pingpongI’ve recently met with the creators of PingPong, an app that is aimed at providing a higher level of interaction between teachers and students. It works by simply letting teachers create questions either on the spot (during class), or as a series or prepared questions (exam-style) that students will have to answer, possibly in a limited time.

The beauty of the app really resides in its simplicity and the fact that it is free. The user interface may appear a little Spartan, but that’s exactly why it works so well: it is extremely easy to build questions, and answering them is even easier. This means that it could work with very young children, although I don’t see why it couldn’t be used for adults. I don’t disagree that another design may work too, but the point is that function comes first here.Teachers have control over what’s going on in their virtual classrooms. For instance, once the app is started, the students are “locked in”, so they can’t exit to play game, browse the web or text-chat. In future versions, the developers plan to include reports, which would be critical to track progress. Today, this is something that is not integrated, and that would need to done the old fashion way in the existing system that the teacher currently uses. PingPong supports four basic types of questions/answers: Yes/No, Short text, Multiple Choices and drawing.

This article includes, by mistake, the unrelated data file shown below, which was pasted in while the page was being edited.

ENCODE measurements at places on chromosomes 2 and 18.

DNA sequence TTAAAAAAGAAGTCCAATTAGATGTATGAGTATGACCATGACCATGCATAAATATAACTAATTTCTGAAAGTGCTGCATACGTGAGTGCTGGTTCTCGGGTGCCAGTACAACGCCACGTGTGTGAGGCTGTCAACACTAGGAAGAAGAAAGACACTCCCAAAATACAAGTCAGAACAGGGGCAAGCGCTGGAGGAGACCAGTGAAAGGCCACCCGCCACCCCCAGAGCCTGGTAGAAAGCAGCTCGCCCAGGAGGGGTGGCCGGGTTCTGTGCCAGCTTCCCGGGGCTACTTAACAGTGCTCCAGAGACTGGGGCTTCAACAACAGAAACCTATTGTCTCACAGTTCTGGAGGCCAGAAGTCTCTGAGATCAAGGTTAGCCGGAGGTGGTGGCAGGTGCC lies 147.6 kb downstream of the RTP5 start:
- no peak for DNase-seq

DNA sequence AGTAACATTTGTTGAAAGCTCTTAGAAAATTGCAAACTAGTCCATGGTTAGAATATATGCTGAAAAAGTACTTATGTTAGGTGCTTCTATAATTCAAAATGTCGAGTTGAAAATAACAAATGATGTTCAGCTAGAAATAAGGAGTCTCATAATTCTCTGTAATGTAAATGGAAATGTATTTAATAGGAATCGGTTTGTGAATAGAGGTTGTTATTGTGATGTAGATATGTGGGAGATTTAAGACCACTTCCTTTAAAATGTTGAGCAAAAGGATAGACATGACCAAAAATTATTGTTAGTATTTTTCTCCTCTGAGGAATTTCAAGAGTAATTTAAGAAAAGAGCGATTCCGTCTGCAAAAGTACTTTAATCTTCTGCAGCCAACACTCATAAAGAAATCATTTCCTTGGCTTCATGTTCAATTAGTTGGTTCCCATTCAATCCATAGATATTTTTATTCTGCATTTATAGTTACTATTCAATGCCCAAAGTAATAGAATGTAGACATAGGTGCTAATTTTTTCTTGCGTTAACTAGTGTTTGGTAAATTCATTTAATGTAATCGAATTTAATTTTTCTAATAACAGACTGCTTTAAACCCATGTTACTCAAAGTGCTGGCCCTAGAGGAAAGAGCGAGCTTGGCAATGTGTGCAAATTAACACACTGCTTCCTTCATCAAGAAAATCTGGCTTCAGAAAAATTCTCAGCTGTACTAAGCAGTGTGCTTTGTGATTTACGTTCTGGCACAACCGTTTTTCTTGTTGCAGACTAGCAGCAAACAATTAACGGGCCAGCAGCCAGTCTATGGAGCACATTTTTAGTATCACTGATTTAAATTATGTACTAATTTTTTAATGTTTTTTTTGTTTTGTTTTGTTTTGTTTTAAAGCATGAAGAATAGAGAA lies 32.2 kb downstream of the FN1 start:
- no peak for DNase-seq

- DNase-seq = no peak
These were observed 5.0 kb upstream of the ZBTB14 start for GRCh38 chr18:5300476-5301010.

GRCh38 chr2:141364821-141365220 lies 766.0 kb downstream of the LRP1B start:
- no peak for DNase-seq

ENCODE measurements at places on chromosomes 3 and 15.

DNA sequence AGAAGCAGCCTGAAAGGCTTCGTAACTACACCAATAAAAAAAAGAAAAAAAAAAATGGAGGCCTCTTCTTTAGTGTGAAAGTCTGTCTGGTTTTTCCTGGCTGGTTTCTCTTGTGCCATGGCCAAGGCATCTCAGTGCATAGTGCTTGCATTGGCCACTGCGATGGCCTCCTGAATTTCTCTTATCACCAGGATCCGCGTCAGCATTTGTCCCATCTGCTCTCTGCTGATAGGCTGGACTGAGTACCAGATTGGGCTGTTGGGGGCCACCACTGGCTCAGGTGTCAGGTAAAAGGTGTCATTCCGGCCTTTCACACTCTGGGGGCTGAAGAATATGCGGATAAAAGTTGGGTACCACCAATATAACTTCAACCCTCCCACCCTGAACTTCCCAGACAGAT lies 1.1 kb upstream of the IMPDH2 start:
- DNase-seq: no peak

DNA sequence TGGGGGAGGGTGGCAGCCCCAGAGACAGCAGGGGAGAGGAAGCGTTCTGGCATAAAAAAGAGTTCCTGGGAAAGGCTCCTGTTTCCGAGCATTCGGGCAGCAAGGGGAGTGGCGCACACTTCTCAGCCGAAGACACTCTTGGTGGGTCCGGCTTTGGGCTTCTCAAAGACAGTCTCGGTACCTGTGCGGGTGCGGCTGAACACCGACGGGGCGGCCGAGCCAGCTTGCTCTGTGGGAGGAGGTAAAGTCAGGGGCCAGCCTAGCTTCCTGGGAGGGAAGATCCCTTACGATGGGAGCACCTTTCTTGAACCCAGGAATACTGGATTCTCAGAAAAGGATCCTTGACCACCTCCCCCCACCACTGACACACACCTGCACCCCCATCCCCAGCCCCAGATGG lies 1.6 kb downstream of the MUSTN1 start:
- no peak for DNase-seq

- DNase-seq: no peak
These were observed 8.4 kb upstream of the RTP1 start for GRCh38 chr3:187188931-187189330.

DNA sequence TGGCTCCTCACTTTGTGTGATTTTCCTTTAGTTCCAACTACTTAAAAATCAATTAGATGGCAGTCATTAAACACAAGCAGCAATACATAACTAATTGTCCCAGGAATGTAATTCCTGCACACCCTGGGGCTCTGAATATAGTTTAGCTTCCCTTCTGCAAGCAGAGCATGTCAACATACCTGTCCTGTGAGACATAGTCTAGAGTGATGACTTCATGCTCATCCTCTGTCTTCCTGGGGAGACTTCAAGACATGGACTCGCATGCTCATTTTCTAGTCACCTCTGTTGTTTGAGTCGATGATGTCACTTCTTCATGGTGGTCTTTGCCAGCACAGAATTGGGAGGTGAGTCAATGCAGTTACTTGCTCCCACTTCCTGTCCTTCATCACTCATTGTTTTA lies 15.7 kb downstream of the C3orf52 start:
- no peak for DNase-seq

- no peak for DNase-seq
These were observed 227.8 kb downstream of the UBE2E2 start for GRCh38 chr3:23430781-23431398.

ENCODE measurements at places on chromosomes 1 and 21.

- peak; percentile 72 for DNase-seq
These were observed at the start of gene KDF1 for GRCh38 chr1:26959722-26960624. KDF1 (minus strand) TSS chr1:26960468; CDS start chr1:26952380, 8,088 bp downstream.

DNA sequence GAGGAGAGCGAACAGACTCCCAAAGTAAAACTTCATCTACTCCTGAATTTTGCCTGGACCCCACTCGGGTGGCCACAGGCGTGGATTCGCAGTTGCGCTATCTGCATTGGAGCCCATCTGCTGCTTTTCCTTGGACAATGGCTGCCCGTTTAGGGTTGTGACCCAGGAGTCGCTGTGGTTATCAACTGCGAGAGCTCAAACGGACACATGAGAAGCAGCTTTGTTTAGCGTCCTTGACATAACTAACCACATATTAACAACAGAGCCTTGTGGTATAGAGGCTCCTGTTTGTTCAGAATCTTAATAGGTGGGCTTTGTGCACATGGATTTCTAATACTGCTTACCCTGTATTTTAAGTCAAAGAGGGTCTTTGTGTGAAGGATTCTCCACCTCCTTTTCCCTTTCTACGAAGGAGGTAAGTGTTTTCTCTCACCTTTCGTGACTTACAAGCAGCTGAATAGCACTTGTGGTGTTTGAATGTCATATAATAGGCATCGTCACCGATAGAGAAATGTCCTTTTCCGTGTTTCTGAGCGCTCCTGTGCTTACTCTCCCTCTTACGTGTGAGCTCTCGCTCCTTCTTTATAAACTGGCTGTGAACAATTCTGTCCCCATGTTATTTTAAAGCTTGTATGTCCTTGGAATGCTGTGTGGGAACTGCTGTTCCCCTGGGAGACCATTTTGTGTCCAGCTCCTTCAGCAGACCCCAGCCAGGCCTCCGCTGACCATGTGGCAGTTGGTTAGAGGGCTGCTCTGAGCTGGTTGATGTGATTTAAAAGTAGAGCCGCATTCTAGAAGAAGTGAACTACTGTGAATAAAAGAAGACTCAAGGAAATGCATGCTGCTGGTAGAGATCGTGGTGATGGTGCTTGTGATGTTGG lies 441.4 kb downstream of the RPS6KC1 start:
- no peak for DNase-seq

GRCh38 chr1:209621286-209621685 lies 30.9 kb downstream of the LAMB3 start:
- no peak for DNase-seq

Available for iOS and Android, this assumes that students all have some kind of smart devices. While this may be more difficult in some places than others, it is fair to say that since Android devices can be found at very affordable prices, it shouldn’t be a real issue if the school is motivated and has even modest means to invest in something like this. In the future, the developers are thinking of creating a PC or a web version, although it is not clear what the final plan is. In my opinion, a managed web version with statistics and progress tracking could be a nice premium feature…

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